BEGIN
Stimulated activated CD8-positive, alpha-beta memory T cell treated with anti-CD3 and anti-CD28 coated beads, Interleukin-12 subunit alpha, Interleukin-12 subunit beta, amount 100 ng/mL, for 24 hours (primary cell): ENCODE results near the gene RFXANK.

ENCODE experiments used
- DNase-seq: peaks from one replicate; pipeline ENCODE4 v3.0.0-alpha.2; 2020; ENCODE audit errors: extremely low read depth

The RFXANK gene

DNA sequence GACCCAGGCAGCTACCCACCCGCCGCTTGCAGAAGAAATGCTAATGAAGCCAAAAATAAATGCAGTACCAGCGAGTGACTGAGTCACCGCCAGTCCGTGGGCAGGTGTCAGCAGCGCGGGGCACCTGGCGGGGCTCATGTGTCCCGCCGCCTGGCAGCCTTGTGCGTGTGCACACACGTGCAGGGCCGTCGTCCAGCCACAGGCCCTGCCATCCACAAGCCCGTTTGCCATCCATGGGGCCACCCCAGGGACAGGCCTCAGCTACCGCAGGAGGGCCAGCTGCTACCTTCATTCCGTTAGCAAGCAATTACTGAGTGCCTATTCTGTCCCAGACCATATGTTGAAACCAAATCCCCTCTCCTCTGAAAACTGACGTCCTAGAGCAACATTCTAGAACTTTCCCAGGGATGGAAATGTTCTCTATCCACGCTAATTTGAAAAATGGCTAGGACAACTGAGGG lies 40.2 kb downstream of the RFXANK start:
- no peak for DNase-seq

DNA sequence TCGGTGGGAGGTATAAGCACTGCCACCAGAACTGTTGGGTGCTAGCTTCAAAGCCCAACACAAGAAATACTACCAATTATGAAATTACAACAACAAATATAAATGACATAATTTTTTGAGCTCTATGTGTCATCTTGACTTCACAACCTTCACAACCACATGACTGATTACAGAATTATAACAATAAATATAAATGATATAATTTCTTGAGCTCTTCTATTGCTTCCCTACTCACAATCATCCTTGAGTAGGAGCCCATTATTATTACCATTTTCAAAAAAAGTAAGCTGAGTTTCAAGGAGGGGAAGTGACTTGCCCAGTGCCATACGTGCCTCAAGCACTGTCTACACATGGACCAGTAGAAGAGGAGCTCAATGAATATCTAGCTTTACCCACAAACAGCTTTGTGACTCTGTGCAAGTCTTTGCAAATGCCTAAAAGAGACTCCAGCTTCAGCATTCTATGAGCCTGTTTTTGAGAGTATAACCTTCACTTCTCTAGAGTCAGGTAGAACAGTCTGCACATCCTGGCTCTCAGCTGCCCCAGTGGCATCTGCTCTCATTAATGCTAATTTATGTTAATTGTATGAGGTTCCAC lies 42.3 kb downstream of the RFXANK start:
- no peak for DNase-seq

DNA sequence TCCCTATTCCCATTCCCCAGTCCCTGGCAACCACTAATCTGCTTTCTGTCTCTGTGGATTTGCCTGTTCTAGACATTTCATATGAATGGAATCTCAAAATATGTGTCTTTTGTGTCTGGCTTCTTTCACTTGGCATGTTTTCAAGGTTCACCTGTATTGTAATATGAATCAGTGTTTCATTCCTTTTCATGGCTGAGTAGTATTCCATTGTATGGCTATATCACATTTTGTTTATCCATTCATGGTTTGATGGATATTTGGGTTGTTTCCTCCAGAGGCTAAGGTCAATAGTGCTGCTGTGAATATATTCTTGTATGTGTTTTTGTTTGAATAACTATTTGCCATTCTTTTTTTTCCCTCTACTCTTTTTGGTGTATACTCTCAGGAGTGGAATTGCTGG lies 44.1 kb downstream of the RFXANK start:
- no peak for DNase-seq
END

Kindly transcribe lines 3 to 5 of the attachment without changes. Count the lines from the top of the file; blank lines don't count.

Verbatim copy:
- DNase-seq: peaks from one replicate; pipeline ENCODE4 v3.0.0-alpha.2; 2020; ENCODE audit errors: extremely low read depth

The RFXANK gene

DNA sequence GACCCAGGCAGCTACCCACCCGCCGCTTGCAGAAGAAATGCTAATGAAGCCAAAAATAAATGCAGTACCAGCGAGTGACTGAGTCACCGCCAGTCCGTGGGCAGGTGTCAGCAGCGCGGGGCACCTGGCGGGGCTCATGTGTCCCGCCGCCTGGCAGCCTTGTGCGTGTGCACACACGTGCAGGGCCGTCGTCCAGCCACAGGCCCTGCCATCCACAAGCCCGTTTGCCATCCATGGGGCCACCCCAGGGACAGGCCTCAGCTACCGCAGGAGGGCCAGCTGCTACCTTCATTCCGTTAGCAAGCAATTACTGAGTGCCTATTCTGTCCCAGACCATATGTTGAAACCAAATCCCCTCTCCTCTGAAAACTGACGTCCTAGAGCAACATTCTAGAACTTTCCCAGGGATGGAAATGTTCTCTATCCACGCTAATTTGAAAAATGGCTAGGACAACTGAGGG lies 40.2 kb downstream of the RFXANK start: